The human form is glorious in all its variations. There is no such thing as a single standard of perfection. Every individual stands alone, the marvelous outcome of evolution and nurture, experience and injury, what God (or gods) gave us and what we inflicted upon ourselves.
Of course, polite society in most of the world demurs against seeing us in our birthday suits. Clothing wraps our variety in uniformity, no matter how much our plumage tries to distinguish itself. Nudists or naturists prefer to spend as much time as possible unclothed, and created camps, private beaches, and gated communities to avoid opprobrium and prurience.
But does a nudist camp have a place in 2013? Alison Hallett drives into the woods and finds a bunch of very nice people with no clothes on trying to figure out the future of a long-established naturist getaway. In “What Lies Beneath,” we’re invited into a community with deep roots that restored itself a few decades ago, and now faces the challenges of attrition and cultural change.
Why so much buzz over bees? The fear is that a host of unrelated environmental pressures on bees, many brought on by humans, will result in a world with fewer bees and thus less pollination of crops and thus less food to eat. This is true, but not as dire as it sounds, our intrepid Chris Stokel-Walker finds in “Bumbling Idiots.” But that doesn’t mean we should silence the klaxon. The bees, like frogs and other species, are the forerunner of environmental collapse. If we can’t sustain bees, what chance do we have for ourselves? (Cover photo is by your editor, who has a long-running interest in macro shots of bees.)
Michelle Goodman profiles potpreneurs on the cutting edge of a burgeoning, newly legal industry in Washington State. Rather than just dry, roll, or bake marijuana, extraction machines can make an intense product with less THC (the hallucinogenic component) and more of what medicinal and mellow pot smokers may be looking for. In “Potpourri,” Michelle introduces us to what she calls “The Beast”: a $63,000 machine that distills pot to its essence.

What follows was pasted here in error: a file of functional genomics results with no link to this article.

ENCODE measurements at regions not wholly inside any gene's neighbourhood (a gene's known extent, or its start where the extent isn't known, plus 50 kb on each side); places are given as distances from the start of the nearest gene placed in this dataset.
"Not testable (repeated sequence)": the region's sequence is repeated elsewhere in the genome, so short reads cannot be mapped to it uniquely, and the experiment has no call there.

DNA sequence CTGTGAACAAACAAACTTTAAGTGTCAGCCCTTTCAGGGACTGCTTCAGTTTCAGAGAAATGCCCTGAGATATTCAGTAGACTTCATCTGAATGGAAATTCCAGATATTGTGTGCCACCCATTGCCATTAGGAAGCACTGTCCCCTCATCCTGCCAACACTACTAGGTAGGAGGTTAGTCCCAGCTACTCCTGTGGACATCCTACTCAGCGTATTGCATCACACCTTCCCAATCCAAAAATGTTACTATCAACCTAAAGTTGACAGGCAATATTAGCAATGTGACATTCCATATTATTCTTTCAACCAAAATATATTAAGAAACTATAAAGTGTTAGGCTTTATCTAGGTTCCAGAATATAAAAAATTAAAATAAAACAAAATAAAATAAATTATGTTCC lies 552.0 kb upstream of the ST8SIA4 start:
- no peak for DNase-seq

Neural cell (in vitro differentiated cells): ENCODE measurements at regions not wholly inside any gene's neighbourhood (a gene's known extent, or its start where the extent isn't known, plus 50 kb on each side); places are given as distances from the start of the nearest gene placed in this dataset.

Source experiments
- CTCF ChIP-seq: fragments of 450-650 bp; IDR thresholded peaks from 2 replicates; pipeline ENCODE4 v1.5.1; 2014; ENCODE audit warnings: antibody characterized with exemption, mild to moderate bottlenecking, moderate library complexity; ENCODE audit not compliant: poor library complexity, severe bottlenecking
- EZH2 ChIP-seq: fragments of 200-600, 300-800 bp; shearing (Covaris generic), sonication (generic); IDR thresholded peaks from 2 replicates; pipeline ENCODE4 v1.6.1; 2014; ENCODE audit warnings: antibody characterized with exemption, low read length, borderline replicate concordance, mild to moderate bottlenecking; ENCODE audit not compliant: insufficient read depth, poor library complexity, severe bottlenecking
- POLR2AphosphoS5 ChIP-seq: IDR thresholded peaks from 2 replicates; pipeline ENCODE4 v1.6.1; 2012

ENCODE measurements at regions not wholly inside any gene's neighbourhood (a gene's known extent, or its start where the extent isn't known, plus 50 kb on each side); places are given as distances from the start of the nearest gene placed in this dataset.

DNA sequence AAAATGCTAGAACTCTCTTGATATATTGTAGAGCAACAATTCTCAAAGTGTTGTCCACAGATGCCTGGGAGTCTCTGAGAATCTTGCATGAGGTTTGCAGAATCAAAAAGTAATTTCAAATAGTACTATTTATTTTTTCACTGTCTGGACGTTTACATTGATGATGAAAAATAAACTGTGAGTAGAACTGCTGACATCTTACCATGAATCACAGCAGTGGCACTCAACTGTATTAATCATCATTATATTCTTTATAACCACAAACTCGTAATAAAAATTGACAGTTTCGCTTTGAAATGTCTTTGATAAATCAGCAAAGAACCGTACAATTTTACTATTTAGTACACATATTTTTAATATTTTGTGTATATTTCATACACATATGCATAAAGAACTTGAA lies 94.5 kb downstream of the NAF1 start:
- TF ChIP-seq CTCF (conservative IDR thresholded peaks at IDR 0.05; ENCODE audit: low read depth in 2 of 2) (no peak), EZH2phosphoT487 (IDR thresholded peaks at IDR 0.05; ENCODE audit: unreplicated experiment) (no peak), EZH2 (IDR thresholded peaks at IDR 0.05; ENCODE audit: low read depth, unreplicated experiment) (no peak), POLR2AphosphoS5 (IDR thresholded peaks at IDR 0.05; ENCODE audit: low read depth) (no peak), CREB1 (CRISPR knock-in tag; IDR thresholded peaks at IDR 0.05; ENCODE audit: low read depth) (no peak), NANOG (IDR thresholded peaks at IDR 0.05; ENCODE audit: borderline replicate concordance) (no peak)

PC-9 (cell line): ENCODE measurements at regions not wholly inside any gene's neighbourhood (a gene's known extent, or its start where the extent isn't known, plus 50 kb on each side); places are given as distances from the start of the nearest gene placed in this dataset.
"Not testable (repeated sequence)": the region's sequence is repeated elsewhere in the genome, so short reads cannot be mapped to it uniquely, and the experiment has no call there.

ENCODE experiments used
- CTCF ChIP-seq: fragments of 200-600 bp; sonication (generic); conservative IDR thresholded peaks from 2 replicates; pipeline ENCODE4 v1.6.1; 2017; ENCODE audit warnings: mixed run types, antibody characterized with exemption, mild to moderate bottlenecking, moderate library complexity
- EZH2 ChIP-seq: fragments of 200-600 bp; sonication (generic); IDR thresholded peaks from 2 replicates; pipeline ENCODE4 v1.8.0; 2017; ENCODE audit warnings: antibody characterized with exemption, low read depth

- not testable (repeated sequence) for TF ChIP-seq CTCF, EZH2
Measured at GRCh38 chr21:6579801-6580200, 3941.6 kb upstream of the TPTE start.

There’s nothing like walking into a restaurant you’ve been to many times and being treated like a stranger. Conversely, there’s nothing better than being welcomed into an unfamiliar joint and being clutched to its bosom. Joe Ray suggests in “Where Everybody Knows Your Name” that restaurants could serve regulars better and encourage more patronage overall if they embraced software that brings together all the facts about customers in a single, integrated manner. He takes us into the closet-sized room that serves as an office for most restaurateurs, and shows us how better connections would make our dining and bar experiences more enjoyable, too.
A group of intrepid video-game programmers worked their fingers to the bone on an unauthorized sequel to Chrono Trigger, an acclaimed and popular game. On the verge of release, the company that created Chrono demanded the putative sequel be erased from existence. Kevin Purdy says that despite that setback, “The Everending Story” continues.
Portland, Oregon, meet-up September 18th
We’re planning a combined meet-up of The Magazine readers and listeners to my podcast, The New Disruptors, in Portland, Oregon, on September 18th. Why Portland? Because that’s where the XOXO festival and conference is happening, from September 19th to 22nd. (I’ll be interviewing Boing Boing’s founding editors on stage during that weekend.)
I’ve invited all the many Portland-and-vicinity contributors to The Magazine, like regulars Chris Higgins and Alison Hallett, as well as guests of The New Disruptors, such as cartoonist Erika Moen and product designers Duncan Davidson and Greg Koenig. There will likely also be some visiting guests attending XOXO and arriving early to attend.
We’re planning a mini-event with on-stage interviews for a couple of hours mixed with drinks and finger food, and mingling thereafter. We’ll settle a very slight ticket price to cover a drink coupon and the venue costs. You can RSVP with a yes or maybe via a Facebook event, or drop us a line at firstname.lastname@example.org.
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Glenn Fleishman is the editor and publisher of The Magazine, and contributes reguarly to the Economist, Boing Boing, TidBITS, and Macworld. The father of two, Glenn won two episodes of Jeopardy! in 2012, and he won't let you forget it.